How can Iran be assured of the commitment of future US administrations to the nuclear deal?


In the final days of 2021, the eighth round of Vienna talks have been begun. Earlier, Ali Bagheri, Iran’s chief negotiator, traveled to Moscow, and Iranian Foreign, Minister Hossein Amir-Abdollahian spoke with his Chinese counterpart by telephone to coordinate next round of negotiations with Iran’s allies. Previously, Iran’s new conservative president, Ebrahim Raisi, on Iranian state television called for “result-oriented negotiations” with the West while urging the US to lift “unjust sanctions.”Hossein Amir-Abdollahian, in an article written exclusively for the Moscow-based Kommersant newspaper, stressed that the Islamic Republic intends to continue “active diplomatic efforts to lift the US sanctions.”

Earlier, the Iranian delegation headed by Ali Bagheri raised five conditions in previous Vienna talks. Iran’s first and foremost demand is the lifting the US secondary sanctions related to the Joint Comprehensive Plan of Action(JCPOA), known commonly as the Iranian nuclear . The other two conditions are the possibility of verifying the lifting of sanctions and giving guarantees by the US. Tehran has also set compensation for the damage done to Iran by Trump’s sanctions and the return of all relevant parties to adhere to the nuclear agreement as its fourth and fifth conditions. Iran has also submitted two documents to the 5+1parties to the Vienna talks on the lifting of sanctions and nuclear measures which Iran should take in response.

It seems that the central demand of Iranian new administration is the lifting of strategic sanctions such as the free trade of Iranian oil exports and the transfer of Iranian money from foreign banks, as well as the US guarantee that the next US administration will not repeat the experience what Donald Trump did against Iran. The rest of Iran’s demands are more a bargaining chip than a decisive or deterrent condition. Because Iran, under the influence of the Iranian proverb “Who was bitten by the snake fears the black and white rope,” looks at the new round nuclear talks and expect a guarantee that the US commitment will continue. As US officials, including Robert Mali, have stated in several occasions, the United States is ready to suspend strategic sanctions step by step in exchange for Iran returning to its nuclear commitments under JCPOA. But the Biden administration will not be able to lift congressional sanctions against Iran or guarantee that the next US administrations will commit to any nuclear deal such as the modified JCPOA. On the other hand, the US government will also not be able to turn JCPOA into a treaty and get it approved by the US Senate. But there is a shortcut solution to reassure Iran, and that is to accept the compulsory jurisdiction of the ICJ. It means that any international legal dispute involving the interested States may be submitted to the Court, provided that all the States party to the dispute before the ICJ have accepted its compulsory jurisdiction.

In most international treaties, for the proper implementation of the provisions of treaties by the contracting countries or the settlement of subsequent disputes, the compulsory jurisdiction of the ICJ is included. But the problem is that JCPOA or any future nuclear deal is not a treaty. But there is a solution to this problem. The 5+1 Countries can bring this document under the ‘executive agreement’ or ‘modes vivandi’. According to section 1 of Article 2 of Vienna Convention on the law of treaties, “treaty means an international agreement concluded between States in written form and governed by international law, whether embodied in a single instrument or in two or more related instruments and whatever its particular designation.” Therefore, a written agreement or modus operandi is also subject to Vienna Convention on the law of treaties. In this case, there will be no need for the approval of the US Senate or the Iranian parliament, and on the other hand, there will be a binding commitment for subsequent US administrations. If, in the case of the US next administrations’ likely withdrawal from the nuclear deal, Iran can go to the ICJ and claim damages. Here, judges of ICJ, by invoking to ‘the principle of ‘supremacy of international law over the domestic law,’ consider the case admissible and will adjudicate. This issue can play a legal deterrent for the next US administrations in unilaterally withdrawing from the JCPOA, and Iran will be more motivated to accept diplomacy. On the other hand, in order to close the legal loopholes of the new nuclear deal, it is necessary for 5+1 countries to sign a new document. Because according to section 1 of Article 12 of Vienna Convention on the law of treaties, “the consent of a State to be bound by a treaty is expressed by the signature of its representative when the treaty provides that signature shall have that effect.” That way it is more probable that diplomacy in the Vienna talks to bear fruit.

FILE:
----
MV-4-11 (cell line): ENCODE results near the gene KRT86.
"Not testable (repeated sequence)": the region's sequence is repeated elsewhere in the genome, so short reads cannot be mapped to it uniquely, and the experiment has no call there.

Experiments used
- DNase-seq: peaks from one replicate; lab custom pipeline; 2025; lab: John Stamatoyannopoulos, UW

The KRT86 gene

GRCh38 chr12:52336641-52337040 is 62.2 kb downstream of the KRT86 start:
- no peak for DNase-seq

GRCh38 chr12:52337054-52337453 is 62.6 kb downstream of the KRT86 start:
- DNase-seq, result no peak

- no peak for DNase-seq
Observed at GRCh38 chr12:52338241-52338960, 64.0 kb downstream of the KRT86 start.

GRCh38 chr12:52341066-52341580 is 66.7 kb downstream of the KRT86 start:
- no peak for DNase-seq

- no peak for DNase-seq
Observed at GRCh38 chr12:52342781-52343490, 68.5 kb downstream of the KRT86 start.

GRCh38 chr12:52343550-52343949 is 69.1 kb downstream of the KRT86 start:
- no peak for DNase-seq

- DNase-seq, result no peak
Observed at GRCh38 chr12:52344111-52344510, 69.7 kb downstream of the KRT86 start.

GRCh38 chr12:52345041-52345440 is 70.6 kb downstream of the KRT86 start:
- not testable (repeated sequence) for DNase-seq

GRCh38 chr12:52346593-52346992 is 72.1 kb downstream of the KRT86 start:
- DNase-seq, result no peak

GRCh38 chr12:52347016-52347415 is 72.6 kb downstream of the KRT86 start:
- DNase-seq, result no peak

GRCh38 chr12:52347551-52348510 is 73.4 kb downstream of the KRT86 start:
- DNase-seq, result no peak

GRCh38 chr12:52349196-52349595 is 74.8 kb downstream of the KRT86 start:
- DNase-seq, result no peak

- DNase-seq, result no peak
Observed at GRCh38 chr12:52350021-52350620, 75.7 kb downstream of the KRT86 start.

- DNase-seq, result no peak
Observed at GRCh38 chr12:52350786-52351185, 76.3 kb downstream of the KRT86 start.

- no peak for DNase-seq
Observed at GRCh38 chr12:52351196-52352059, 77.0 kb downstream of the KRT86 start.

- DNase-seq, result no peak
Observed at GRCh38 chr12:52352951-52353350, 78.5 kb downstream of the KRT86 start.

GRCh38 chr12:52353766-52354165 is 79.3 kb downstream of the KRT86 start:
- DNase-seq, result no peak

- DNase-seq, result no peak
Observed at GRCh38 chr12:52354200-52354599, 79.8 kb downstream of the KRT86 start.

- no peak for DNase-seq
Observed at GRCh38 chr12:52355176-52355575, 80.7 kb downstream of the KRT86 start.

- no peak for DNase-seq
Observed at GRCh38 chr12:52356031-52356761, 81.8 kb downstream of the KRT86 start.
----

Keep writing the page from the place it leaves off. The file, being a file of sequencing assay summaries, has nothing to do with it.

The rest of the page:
Ali Omidi
Ali Omidi
Associate Professor of International Relations, University of Isfahan, Isfahan, Iran


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